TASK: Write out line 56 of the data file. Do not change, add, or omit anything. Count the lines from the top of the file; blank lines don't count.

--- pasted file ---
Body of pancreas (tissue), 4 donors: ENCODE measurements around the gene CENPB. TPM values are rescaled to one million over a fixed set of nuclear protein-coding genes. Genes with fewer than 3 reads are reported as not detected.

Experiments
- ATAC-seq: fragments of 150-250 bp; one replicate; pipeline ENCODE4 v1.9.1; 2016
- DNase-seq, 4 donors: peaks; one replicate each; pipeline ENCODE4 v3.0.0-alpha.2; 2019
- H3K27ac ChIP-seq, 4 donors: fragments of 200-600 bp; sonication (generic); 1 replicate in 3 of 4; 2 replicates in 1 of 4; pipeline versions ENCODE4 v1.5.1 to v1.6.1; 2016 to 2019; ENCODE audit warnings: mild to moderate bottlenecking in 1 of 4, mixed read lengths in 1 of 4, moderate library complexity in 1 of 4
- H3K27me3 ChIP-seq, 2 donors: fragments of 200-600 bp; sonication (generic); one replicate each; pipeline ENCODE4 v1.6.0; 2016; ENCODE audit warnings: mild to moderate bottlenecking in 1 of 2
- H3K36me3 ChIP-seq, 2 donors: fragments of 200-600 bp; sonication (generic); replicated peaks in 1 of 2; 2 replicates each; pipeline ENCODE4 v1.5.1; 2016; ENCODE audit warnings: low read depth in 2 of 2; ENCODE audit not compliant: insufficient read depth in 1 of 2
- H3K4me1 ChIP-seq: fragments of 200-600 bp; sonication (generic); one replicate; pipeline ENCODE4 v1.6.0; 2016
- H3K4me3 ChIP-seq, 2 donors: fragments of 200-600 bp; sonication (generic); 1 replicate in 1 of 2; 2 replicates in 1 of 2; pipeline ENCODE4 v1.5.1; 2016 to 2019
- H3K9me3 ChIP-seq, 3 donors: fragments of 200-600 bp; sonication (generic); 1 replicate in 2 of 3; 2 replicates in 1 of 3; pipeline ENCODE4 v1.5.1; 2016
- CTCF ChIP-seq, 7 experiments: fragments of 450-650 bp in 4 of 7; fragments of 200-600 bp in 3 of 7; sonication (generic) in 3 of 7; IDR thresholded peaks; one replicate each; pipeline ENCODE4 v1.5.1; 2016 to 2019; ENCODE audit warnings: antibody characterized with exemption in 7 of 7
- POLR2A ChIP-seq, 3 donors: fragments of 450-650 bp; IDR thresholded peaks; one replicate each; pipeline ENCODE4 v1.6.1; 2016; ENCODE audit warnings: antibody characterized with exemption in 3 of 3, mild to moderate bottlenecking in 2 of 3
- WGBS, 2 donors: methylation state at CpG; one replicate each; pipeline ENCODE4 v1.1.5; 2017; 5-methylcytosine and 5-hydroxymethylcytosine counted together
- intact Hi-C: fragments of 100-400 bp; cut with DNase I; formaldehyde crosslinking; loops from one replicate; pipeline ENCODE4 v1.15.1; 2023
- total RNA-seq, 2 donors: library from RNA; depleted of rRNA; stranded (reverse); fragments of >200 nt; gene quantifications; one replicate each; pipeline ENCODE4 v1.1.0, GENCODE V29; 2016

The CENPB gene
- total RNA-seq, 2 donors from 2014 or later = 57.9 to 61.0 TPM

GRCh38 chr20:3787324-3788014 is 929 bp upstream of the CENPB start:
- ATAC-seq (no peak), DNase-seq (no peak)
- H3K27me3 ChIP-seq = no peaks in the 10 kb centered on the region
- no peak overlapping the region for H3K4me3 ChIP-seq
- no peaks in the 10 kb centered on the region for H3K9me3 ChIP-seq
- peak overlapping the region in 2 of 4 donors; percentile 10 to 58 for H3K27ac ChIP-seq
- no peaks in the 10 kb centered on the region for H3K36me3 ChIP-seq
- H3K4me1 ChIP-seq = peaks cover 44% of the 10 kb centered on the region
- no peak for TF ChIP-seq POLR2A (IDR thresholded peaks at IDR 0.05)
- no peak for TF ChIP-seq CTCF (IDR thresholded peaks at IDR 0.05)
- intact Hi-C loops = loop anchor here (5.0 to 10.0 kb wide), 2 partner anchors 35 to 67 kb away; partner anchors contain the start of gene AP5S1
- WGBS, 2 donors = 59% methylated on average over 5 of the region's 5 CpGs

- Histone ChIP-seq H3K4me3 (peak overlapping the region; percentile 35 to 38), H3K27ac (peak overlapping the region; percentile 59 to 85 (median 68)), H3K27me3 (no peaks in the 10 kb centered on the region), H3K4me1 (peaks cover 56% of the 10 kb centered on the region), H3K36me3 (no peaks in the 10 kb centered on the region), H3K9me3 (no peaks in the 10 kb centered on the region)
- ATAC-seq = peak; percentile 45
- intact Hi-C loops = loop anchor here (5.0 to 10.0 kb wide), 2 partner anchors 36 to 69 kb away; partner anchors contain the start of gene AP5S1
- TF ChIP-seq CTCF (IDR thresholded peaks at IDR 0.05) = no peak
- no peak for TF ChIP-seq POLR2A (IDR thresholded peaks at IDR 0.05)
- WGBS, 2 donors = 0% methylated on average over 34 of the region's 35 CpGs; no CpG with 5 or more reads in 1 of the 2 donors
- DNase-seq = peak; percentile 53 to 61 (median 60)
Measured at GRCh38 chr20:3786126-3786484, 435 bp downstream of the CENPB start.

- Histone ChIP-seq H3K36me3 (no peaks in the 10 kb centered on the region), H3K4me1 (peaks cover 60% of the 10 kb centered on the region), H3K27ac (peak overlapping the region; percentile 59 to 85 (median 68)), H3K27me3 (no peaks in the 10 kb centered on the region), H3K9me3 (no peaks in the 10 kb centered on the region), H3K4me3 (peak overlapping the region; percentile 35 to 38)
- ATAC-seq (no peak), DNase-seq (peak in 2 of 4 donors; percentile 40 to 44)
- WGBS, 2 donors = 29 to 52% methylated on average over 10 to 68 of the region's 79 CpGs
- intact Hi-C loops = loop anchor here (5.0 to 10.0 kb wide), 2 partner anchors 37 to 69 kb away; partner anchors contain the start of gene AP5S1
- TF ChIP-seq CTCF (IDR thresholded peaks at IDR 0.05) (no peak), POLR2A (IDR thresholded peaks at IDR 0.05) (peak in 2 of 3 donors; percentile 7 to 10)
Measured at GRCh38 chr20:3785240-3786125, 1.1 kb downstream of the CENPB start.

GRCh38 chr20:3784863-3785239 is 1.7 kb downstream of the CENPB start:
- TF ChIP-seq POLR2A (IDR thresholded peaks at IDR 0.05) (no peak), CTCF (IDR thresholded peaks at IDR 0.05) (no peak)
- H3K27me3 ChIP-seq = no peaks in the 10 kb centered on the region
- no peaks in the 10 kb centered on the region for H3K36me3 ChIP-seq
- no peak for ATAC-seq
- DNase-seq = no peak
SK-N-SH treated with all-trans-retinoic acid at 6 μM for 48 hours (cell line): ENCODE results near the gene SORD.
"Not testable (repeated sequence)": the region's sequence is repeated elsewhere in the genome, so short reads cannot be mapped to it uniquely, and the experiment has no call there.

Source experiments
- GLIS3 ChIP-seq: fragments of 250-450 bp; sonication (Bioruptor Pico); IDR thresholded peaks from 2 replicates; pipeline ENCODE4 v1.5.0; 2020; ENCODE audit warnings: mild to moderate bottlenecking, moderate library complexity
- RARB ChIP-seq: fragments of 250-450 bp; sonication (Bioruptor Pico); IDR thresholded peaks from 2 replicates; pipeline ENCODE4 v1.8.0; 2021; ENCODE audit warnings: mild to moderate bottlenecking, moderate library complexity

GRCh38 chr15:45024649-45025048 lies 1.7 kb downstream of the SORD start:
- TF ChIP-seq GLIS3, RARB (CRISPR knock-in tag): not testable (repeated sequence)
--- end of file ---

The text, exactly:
- TF ChIP-seq GLIS3, RARB (CRISPR knock-in tag): not testable (repeated sequence)